China on Sunday pointedly cautioned Group of Seven leaders that the days when "small" groups of countries decided the fate of the world was long gone, hitting back at the world's richest democracies which have sought a unified position over Beijing.
“The days when global decisions were dictated by a small group of countries are long gone,” a spokesman for the Chinese embassy in London said. “We always believe that countries, big or small, strong or weak, poor or rich, are equals, and that world affairs should be handled through consultation by all countries.”
The re-emergence of China as a leading global power is considered to be one of the most significant geopolitical events of recent times, alongside the 1991 fall of the Soviet Union that ended the Cold War.
The G7, whose leaders are meeting in Cornwall in England, has been searching for a coherent response to the growing assertiveness of Chinese president Xi Jinping after China's spectacular economic and military rise over the past 40 years.
Leaders of the group – from the United States, Canada, Britain, Germany, Italy, France and Japan – want to use their gathering in the English seaside resort of Carbis Bay to show the world that the richest democracies can offer an alternative to China's growing clout.
Canadian prime minister Justin Trudeau led a Group of Seven discussion of China on Saturday and called on leaders to come up with a unified approach to the challenges posed by the People's Republic, a source said.
The G7 are planning to offer developing nations an infrastructure scheme that could rival Mr Xi's Belt and Road initiative, launched in 2013 by Mr Xi involving development, port, road, rail and digital schemes from Asia through Africa to Europe. More than 100 countries have signed up to schemes with China.
The G7 scheme would cover human rights, supply chains, support for Taiwan and demands to reveal more about the origins of the Covid-19 pandemic.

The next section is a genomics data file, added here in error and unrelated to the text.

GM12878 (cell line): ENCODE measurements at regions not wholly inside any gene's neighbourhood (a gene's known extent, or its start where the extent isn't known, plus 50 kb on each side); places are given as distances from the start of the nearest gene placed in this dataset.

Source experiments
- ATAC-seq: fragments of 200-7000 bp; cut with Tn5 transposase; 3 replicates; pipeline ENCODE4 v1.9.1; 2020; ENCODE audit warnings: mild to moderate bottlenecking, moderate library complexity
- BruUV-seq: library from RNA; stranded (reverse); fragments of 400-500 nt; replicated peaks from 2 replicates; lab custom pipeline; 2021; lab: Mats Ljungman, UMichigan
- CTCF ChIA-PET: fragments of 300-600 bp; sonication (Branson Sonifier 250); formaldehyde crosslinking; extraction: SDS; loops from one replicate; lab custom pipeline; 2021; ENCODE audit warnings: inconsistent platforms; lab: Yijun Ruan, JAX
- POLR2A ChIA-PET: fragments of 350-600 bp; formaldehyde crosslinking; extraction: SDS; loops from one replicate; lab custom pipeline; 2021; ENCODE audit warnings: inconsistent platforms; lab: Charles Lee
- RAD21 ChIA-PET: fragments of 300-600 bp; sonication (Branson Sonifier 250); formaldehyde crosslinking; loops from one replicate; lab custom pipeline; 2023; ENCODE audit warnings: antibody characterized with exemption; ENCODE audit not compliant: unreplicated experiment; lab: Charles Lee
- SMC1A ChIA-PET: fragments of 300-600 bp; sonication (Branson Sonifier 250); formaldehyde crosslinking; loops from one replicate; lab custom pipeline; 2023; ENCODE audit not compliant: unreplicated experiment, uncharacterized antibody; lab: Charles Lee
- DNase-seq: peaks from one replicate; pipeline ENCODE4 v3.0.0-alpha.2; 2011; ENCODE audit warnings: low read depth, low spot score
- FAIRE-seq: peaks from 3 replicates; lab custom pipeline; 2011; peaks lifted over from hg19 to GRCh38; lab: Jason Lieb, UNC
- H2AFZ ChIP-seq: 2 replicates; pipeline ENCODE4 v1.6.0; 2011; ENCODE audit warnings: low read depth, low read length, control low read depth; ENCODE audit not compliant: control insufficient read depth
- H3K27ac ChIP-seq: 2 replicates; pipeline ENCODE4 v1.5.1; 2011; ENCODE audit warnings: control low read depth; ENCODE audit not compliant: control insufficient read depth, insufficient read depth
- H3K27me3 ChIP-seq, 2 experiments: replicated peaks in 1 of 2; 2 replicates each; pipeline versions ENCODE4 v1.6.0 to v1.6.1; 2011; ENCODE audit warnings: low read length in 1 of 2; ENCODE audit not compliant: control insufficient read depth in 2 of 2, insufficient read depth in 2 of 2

Some G7 leaders, however, including Italian prime minister Mario Draghi, have urged US president Joe Biden not to push competition with China to the extent that it prevents co-operation on other vital issues such as the climate crisis.
The European Union is also pressing the US to back a legally binding code of conduct for the South China Sea that Beijing has been negotiating with regional powers.
Germany, often cautious about confronting China, has been reluctant to specify the monetary value of any infrastructure fund, and France has emphasised a reallocation of rich countries' special drawing rights, foreign exchange reserve assets maintained by the International Monetary Fund, towards poorest countries as a means of easing liquidity.
US officials said Mr Biden was pushing the other G7 leaders for “concrete action on forced labour” in China and to include criticism of Beijing in their final communique. Japan also said it was backing a mention of Taiwan in the final statement.
Beijing has repeatedly hit back against what it perceives as attempts by Western powers to contain China, and says many major powers are still gripped by an outdated imperial mindset after years of humiliating China. – Reuters, Guardian